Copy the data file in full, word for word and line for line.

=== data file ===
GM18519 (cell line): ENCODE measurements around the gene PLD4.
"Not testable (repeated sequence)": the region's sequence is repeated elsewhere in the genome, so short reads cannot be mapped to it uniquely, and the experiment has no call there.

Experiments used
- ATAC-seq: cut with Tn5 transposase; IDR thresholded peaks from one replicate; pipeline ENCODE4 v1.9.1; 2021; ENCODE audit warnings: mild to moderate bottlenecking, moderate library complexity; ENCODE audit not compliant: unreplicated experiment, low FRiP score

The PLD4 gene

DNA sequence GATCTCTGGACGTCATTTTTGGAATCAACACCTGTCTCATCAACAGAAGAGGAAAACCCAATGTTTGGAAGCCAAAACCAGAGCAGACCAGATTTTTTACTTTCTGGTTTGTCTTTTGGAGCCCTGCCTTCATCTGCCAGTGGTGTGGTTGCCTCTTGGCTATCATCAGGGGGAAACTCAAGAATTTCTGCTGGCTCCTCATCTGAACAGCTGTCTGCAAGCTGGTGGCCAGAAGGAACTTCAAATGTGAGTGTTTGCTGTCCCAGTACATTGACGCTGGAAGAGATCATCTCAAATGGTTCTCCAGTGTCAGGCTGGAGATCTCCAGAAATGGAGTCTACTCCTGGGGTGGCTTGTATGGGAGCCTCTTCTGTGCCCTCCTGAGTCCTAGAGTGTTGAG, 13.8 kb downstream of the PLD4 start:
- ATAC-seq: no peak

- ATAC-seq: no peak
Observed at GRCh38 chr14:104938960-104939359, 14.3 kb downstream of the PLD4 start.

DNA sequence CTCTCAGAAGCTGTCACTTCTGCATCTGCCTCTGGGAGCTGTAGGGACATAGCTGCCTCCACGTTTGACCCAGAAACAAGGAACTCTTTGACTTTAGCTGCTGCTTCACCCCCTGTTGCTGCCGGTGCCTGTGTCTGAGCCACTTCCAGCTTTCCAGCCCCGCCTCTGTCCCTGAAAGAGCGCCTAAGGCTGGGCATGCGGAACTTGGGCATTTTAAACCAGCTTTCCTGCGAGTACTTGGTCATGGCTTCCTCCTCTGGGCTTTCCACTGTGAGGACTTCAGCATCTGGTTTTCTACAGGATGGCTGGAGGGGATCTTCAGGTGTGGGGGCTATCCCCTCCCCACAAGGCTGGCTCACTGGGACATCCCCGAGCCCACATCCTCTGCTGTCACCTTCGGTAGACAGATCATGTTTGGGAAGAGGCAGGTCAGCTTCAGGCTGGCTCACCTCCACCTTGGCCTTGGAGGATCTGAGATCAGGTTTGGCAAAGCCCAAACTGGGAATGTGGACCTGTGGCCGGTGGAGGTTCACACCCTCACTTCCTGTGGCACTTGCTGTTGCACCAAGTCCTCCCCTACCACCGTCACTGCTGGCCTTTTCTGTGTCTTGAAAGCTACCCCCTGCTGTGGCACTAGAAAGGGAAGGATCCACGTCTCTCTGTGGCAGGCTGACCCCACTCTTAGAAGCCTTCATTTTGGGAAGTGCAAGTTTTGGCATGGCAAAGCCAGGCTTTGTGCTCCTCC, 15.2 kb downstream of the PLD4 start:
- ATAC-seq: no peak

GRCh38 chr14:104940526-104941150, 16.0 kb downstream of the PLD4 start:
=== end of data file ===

GM18519 (cell line): ENCODE measurements around the gene PLD4.
"Not testable (repeated sequence)": the region's sequence is repeated elsewhere in the genome, so short reads cannot be mapped to it uniquely, and the experiment has no call there.

Experiments used
- ATAC-seq: cut with Tn5 transposase; IDR thresholded peaks from one replicate; pipeline ENCODE4 v1.9.1; 2021; ENCODE audit warnings: mild to moderate bottlenecking, moderate library complexity; ENCODE audit not compliant: unreplicated experiment, low FRiP score

The PLD4 gene

DNA sequence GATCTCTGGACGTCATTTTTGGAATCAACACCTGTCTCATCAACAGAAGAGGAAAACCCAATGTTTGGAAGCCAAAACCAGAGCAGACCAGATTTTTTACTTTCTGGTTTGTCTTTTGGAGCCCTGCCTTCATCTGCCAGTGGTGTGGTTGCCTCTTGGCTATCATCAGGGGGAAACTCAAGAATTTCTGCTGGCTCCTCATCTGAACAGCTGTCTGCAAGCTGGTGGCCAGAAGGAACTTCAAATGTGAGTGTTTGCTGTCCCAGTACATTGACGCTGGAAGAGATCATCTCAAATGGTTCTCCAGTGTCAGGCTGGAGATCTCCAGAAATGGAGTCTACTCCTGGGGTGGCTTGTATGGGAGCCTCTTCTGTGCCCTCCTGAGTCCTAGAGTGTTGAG, 13.8 kb downstream of the PLD4 start:
- ATAC-seq: no peak

- ATAC-seq: no peak
Observed at GRCh38 chr14:104938960-104939359, 14.3 kb downstream of the PLD4 start.

DNA sequence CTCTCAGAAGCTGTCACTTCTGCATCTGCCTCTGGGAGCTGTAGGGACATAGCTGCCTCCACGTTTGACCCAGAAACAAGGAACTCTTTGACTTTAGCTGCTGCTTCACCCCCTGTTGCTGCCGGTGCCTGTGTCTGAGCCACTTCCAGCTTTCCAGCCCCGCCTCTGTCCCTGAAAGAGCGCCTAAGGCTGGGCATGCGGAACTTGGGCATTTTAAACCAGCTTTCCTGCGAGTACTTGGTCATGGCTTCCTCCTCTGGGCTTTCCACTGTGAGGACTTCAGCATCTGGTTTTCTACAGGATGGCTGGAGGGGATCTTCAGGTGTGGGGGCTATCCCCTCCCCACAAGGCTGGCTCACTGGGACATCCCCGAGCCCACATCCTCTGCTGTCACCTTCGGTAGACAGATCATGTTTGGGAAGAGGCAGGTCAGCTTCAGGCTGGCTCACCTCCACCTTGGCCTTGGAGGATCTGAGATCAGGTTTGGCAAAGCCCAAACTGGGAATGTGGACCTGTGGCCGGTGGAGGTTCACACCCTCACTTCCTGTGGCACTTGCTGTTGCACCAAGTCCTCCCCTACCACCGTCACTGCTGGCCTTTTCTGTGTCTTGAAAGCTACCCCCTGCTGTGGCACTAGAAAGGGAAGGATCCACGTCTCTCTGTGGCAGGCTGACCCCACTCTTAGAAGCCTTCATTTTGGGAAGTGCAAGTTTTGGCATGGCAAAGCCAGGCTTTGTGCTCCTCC, 15.2 kb downstream of the PLD4 start:
- ATAC-seq: no peak

GRCh38 chr14:104940526-104941150, 16.0 kb downstream of the PLD4 start: